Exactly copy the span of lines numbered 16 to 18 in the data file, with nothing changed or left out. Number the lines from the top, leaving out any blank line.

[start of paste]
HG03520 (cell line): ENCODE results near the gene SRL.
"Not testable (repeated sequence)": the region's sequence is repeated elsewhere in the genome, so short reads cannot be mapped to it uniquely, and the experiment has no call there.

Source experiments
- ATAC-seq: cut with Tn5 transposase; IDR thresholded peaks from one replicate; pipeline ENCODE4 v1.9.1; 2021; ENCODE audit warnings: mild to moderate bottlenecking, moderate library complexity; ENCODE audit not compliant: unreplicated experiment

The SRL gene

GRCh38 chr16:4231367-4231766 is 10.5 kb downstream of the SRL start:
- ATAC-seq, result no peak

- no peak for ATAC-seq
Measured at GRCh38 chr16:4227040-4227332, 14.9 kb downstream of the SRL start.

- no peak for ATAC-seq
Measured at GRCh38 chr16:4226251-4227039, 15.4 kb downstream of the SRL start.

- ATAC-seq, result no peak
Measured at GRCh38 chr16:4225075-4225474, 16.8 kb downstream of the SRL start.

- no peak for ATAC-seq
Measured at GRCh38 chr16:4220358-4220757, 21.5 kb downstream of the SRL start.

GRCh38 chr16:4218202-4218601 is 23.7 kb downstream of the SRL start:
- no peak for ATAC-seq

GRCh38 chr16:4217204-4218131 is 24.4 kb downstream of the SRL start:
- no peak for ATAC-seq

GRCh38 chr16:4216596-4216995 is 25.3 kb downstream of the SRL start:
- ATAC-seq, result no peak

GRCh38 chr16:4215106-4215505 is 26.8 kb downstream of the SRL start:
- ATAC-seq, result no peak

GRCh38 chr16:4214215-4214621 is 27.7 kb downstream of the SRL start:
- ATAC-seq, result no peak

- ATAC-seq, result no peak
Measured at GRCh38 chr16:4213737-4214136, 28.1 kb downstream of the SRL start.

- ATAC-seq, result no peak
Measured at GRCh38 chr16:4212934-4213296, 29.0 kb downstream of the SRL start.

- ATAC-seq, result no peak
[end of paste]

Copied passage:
GRCh38 chr16:4218202-4218601 is 23.7 kb downstream of the SRL start:
- no peak for ATAC-seq

GRCh38 chr16:4217204-4218131 is 24.4 kb downstream of the SRL start: